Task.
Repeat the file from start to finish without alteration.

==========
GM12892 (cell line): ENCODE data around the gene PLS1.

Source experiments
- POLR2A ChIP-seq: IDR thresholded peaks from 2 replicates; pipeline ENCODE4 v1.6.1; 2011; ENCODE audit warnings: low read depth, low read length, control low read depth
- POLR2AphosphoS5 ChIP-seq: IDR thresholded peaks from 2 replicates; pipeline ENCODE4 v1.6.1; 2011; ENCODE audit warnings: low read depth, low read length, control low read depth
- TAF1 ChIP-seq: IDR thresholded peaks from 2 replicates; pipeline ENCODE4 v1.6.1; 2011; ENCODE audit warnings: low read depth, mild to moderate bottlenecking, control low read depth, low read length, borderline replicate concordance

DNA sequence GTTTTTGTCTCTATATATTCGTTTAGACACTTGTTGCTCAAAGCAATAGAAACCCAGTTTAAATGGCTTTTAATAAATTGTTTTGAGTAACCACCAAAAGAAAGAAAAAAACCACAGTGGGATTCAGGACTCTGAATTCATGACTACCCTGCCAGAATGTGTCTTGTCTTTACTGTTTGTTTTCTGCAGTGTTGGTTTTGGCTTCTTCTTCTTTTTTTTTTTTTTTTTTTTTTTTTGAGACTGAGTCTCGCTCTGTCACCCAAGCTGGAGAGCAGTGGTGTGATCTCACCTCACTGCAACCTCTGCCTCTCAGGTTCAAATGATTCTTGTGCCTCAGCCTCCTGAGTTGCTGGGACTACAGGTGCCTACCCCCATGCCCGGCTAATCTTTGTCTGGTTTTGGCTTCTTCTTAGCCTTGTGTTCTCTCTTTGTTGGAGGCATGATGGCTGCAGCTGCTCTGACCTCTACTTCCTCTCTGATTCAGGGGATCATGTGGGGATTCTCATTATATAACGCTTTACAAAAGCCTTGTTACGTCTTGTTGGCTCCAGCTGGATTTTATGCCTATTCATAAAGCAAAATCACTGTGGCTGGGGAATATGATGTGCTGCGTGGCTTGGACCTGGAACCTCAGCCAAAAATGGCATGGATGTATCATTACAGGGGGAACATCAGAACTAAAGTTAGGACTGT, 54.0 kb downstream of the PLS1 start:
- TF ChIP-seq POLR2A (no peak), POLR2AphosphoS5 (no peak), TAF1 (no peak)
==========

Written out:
GM12892 (cell line): ENCODE data around the gene PLS1.

Source experiments
- POLR2A ChIP-seq: IDR thresholded peaks from 2 replicates; pipeline ENCODE4 v1.6.1; 2011; ENCODE audit warnings: low read depth, low read length, control low read depth
- POLR2AphosphoS5 ChIP-seq: IDR thresholded peaks from 2 replicates; pipeline ENCODE4 v1.6.1; 2011; ENCODE audit warnings: low read depth, low read length, control low read depth
- TAF1 ChIP-seq: IDR thresholded peaks from 2 replicates; pipeline ENCODE4 v1.6.1; 2011; ENCODE audit warnings: low read depth, mild to moderate bottlenecking, control low read depth, low read length, borderline replicate concordance

DNA sequence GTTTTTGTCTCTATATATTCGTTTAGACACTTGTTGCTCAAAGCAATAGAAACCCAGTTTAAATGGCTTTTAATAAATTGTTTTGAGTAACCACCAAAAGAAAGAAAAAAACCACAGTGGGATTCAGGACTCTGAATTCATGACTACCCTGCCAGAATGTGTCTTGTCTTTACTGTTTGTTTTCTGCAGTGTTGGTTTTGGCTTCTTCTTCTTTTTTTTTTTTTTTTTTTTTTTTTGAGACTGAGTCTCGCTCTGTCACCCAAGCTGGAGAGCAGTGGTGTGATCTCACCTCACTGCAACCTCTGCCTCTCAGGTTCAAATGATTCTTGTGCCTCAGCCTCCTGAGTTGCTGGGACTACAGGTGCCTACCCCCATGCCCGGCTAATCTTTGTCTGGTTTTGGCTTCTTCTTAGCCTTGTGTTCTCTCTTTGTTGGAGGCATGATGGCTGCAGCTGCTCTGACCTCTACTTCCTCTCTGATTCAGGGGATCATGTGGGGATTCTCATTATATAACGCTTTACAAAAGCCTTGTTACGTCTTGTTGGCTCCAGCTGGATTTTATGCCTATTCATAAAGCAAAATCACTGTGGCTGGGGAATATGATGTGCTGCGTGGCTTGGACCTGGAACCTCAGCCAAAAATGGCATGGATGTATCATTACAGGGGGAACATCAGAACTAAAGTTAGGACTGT, 54.0 kb downstream of the PLS1 start:
- TF ChIP-seq POLR2A (no peak), POLR2AphosphoS5 (no peak), TAF1 (no peak)